Race to the Top: Predicting round-two winners

The second-round application deadline for the Race to the Top competition has now passed. Thirty-five states and Washington, D.C. applied. Which ones will win?

Secretary of Education Arne Duncan has indicated that 10-15 states are likely to receive grants this time around, up from just two winners — Delaware and Tennessee — in the first round of the competition.

Here are my predictions for which states stand the best chance of winning a piece of the $3.4-billion pie (in alphabetical order):

Race to the Top Applicants (created by Davin McHenry)

North Carolina
Rhode Island
South Carolina
Washington, D.C.

Colorado, which finished a distant 14th out of 16 finalists in the first round, seems to have improved its chances considerably by passing bold legislation last month that will link teacher evaluations to student achievement.

Rhode Island, which placed eighth in the first round, may have burnished its image and application courtesy of Central Falls High School. The school made headlines in February when the superintendent decided to fire all of its teachers at the end of the current academic year as part of her “turnaround” plan for the troubled institution.

The dramatic step won nods of approval from Arne Duncan and even President Barack Obama, who himself weighed in on the issue: “If a school continues to fail its students year after year after year, if it doesn’t show signs of improvement, then there’s got to be a sense of accountability. And that’s what happened in Rhode Island last week.” (Last month, however, an agreement was reached between the superintendent and the teachers’ union that will allow all Central Falls teachers to keep their jobs come this fall.)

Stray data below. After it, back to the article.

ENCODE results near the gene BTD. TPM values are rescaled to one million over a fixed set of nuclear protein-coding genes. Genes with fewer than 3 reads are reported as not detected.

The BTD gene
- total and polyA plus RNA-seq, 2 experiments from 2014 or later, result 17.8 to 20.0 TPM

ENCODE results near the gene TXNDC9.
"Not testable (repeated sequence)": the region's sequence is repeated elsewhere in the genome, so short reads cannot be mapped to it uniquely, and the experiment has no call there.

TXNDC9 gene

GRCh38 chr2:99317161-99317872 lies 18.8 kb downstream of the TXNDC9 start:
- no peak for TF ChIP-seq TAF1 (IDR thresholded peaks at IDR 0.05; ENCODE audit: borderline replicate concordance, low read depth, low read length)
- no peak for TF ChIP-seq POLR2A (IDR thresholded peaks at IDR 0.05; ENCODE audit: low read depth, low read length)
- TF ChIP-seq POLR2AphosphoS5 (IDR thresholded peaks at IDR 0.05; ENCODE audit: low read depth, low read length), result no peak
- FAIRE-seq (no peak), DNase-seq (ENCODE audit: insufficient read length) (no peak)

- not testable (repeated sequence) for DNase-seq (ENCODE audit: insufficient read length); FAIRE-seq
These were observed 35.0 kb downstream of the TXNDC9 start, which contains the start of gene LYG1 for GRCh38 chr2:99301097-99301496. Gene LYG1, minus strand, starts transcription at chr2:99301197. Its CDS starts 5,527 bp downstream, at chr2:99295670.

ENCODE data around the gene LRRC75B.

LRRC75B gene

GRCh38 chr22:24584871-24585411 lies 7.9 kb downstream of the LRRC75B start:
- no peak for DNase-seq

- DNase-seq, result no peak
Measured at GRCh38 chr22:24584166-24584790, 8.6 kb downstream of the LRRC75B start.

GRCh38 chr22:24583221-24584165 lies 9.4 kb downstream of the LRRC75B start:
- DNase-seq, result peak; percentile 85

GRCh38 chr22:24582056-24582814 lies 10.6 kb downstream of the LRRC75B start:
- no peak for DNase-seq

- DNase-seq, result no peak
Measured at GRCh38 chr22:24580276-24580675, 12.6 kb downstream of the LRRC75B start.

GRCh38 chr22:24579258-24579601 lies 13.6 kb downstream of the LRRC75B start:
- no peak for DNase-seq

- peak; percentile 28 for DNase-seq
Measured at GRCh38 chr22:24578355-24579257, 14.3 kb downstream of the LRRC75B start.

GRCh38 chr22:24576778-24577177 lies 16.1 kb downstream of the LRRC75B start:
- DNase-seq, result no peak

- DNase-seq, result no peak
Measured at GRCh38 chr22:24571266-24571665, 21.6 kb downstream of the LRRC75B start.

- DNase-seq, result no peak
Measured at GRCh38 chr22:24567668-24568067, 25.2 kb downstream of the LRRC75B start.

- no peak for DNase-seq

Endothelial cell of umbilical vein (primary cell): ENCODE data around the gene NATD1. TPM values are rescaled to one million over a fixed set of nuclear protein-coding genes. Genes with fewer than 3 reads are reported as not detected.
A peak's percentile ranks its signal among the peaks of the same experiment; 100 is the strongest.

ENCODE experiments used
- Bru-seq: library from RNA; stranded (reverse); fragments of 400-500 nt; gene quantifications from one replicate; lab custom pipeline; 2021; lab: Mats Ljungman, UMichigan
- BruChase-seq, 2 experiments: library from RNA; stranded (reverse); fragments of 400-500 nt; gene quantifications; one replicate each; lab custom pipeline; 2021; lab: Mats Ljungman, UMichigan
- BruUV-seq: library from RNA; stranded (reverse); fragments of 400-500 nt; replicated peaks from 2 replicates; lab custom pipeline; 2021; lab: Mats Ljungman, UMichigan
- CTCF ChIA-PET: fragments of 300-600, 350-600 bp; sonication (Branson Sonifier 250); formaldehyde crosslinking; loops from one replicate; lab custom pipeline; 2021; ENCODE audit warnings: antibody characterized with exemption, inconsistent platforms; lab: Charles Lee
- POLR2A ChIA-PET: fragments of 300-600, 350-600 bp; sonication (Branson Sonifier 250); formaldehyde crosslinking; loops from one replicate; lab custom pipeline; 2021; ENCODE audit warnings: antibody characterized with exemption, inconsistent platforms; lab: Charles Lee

Florida’s chances in the second round might have been compromised somewhat by Gov. Charlie Crist’s decision in April to veto a bill that would have radically altered how the state’s teachers are paid and gain tenure. But Florida finished fourth the first time around and thus will probably sneak into the top 15 in the second round.

The biggest unknown is how the six states that applied only in the second round will fare. Maine, Maryland, Mississippi, Montana, Nevada and Washington have all taken the plunge for the first time. How will they do? I’ve got my money on Maryland and Washington in this group.

Which states do you think are most likely to win — and why?

Justin Snider

POSTED BY ON June 2, 2010